Obviously, the experience of both the Cold War and, for countries further east, membership in the Union of Soviet Socialist Republics, matters greatly for the present and future of countries like Poland, Belarus, Ukraine, and, not least, Russia. But to acknowledge the importance of local specifics or the Soviet heritage is not to admit to its monolithic mattering for the direction of those societies. Kiev and Warsaw as much as Singapore and London can be interrogated with the same array of questions, and with the same comparativist’s gaze, that seemingly “more global” sites might invite.

Franziska Exeler, our latest guest to the Global History Forum

That’s why we’re delighted to welcome as our guest to the Global History Forum Franziska Exeler, a historian of the Soviet Union and Eastern Europe, whose research explores the impact that extreme violence has on state and societies. In her work, she analyzes the choices that inhabitants of the Soviet European borderlands made and were forced to make under Nazi wartime rule, and examines their political, social and personal repercussions. By locating the Soviet case within the larger, indeed global moment of legal, political, and personal reckonings with the Second World War, she also investigates how community rebuilding could occur within, and at times through, an illiberal regime.

Franziska, who completed her PhD in History at Princeton University in 2013, is currently a post-doctoral fellow at the Higher School of Economics in Moscow. We had the chance to sit down with her recently to discuss her work and her reflections on how historians of Eastern Europe and the Soviet Union might profitably situate their work in an international or global context.…

Down Under, Transnational, Global: Exploring Russian and Soviet History with Philippa Hetherington

The Black Sea is in the news for all of the wrong reasons these days. Whether it’s the Russian annexation of Crimea, uncertainty surrounding the outcome of parliamentary elections in Moldova, or the breakdown of Moscow’s plans to conduct a natural gas pipeline to Europe via the Balkans, these former Tsarist borderlands (and shores) have become an object of geopolitical intrigue that few would have predicted only a year or two ago.

Lost among fears of a revived Cold War is another ongoing crisis in the region: namely, sex trafficking, or what earlier generations would have known as “the traffic in women.” Even as countries like Russia are some of the largest destination for immigrants from other parts of the former Soviet Union, Moscow’s former western borderlands–Ukraine and especially Moldova–constitute some of the largest “exporters” of women into the international sex trade. Sold into criminal gangs as “white” women, women from these countries may find themselves trafficked to brothels in Russia, Turkey, Israel, the UAE, or other destinations. For countries like Ukraine and Moldova, where per-capita income is the same as in Sudan, human traffickers find ideal conditions, helping make human trafficking the third most lucrative criminal enterprise in the world, according to the United Nations.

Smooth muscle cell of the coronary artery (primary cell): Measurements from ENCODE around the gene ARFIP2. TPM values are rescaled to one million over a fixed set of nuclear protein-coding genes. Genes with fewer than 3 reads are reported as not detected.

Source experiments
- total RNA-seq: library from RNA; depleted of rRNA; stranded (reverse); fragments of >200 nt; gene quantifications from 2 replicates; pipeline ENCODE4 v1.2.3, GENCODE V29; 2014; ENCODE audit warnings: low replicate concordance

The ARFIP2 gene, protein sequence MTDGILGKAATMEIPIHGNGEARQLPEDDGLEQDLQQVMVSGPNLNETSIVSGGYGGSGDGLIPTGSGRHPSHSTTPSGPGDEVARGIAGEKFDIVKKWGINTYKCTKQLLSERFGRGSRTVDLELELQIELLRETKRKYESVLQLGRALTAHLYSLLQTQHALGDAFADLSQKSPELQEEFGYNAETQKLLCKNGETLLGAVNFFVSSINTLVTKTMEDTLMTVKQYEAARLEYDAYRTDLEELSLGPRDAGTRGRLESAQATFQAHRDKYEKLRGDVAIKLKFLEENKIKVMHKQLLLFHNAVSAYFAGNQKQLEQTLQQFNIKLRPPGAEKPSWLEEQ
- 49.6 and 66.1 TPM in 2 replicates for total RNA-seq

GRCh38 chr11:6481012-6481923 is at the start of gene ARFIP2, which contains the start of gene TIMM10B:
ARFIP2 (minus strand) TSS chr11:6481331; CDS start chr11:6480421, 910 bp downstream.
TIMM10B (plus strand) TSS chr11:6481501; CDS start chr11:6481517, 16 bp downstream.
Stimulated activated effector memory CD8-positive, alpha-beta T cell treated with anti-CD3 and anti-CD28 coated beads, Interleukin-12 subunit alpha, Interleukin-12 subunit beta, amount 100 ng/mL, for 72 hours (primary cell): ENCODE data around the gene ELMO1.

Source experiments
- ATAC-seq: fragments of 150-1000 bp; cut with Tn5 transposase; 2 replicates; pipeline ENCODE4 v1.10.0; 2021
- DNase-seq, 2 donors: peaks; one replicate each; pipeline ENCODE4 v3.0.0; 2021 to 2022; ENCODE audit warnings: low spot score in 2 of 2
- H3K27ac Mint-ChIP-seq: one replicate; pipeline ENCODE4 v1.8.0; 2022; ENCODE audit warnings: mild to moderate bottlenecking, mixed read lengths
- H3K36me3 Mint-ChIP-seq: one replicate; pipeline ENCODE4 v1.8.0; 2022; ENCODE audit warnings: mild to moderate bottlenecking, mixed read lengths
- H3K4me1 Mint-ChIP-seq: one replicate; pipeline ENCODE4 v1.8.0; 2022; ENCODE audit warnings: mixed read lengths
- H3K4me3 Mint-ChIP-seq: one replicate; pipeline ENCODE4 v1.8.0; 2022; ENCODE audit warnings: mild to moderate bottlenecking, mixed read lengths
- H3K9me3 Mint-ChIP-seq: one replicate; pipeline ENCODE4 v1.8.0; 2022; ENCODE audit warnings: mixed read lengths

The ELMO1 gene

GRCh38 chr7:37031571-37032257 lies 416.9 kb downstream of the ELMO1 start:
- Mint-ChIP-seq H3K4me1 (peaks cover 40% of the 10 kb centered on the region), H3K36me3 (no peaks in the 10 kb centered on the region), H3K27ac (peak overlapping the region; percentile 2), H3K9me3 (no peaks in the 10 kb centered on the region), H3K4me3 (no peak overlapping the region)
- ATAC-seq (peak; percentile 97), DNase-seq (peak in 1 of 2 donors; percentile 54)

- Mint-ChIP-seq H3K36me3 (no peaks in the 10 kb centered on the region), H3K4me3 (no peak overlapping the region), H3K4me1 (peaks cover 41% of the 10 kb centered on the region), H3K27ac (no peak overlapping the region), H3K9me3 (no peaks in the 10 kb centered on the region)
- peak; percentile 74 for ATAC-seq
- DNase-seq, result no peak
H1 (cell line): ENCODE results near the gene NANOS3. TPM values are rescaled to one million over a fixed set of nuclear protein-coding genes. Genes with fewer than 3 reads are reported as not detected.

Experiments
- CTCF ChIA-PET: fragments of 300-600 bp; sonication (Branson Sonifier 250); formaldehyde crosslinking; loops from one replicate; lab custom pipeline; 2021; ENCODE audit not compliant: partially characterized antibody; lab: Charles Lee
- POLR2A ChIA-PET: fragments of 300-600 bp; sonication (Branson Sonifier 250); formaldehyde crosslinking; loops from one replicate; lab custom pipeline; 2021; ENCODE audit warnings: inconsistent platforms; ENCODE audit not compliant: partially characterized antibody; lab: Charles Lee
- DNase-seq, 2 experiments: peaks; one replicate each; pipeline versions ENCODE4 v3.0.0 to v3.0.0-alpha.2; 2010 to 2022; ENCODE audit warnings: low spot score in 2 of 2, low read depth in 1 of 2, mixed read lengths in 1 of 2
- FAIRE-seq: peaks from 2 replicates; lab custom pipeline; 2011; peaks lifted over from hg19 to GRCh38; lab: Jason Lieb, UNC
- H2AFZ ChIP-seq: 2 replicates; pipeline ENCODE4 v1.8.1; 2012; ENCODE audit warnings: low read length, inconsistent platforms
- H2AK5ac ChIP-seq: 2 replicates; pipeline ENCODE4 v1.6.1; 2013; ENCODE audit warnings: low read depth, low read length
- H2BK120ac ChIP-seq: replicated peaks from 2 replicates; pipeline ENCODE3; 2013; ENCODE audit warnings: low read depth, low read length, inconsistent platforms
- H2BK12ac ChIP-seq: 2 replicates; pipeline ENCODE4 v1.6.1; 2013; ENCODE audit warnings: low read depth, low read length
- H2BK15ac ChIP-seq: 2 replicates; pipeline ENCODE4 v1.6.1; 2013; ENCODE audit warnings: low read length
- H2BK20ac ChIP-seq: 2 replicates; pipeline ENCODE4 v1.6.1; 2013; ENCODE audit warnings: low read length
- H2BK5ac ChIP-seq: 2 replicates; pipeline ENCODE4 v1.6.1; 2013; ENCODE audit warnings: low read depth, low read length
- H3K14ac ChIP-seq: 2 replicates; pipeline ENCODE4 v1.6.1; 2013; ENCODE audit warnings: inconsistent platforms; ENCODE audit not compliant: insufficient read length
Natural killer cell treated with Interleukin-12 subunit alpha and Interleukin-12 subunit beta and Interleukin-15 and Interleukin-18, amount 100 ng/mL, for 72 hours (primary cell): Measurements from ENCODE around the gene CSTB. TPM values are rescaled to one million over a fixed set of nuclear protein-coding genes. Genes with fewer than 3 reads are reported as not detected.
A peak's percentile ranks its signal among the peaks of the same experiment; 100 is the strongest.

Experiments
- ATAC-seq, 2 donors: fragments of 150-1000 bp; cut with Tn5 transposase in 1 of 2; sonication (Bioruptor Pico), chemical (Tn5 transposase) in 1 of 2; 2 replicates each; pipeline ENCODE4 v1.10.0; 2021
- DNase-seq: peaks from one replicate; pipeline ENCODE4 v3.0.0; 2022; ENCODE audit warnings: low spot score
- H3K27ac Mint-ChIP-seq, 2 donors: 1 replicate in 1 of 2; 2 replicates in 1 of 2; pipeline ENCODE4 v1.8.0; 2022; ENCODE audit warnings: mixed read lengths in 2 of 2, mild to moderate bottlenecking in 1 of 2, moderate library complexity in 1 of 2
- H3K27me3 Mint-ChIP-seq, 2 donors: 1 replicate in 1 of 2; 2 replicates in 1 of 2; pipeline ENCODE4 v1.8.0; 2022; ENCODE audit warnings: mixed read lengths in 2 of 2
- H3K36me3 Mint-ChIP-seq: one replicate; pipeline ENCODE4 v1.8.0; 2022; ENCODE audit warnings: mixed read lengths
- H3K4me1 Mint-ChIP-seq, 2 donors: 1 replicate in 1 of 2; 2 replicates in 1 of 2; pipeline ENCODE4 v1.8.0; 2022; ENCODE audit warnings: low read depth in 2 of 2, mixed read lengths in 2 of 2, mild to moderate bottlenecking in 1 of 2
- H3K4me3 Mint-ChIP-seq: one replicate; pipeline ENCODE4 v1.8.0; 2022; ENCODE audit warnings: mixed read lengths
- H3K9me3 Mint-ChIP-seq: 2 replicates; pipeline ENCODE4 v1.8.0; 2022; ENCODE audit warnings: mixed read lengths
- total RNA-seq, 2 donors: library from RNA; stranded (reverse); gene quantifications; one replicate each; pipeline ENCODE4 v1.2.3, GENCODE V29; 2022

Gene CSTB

The human trafficking crisis may be forgotten in the light of the region’s other ongoing problems, but like disputes over Ukraine’s place between Europe and Russia or the geopolitics of energy, it, too, has a history. Indeed, perhaps obviously more so than these other two regional problems, the history of “the traffic in women” has obviously global dimensions. Women kidnapped from Chisinau, Kiev, or Minsk may belong to individual nation-states, but the networks that disappear them–and the states and international agencies that sometimes seek to rescue them–are engaged in a battle that takes place above, over, and through the lines on a map. But more than simply reifying all-too-frequent panics over sex trafficking, global history scholarship on the history of sex trafficking must not ignore larger dimensions of racial hierarchy or global migration writ large.

Philippa Hetherington, our latest guest to the Global History Forum

Philippa Hetherington, our latest guest to the Global History Forum

Such nuances lie at the heart of the work of the latest guest to the Global History Forum, Philippa Hetherington. In her work, the recent Harvard PhD explores the emergence of “trafficking in women” as a specific crime in fin-de-siècle Russia, arguing that the legal battle against sex trafficking needs to be understood in terms of larger, global dynamics not unique to just Russia. Working at the intersections of Russian and global history, Philippa recently took time out from her current post-doctoral fellowship at the University of Sydney in her native Australia to speak about her work.…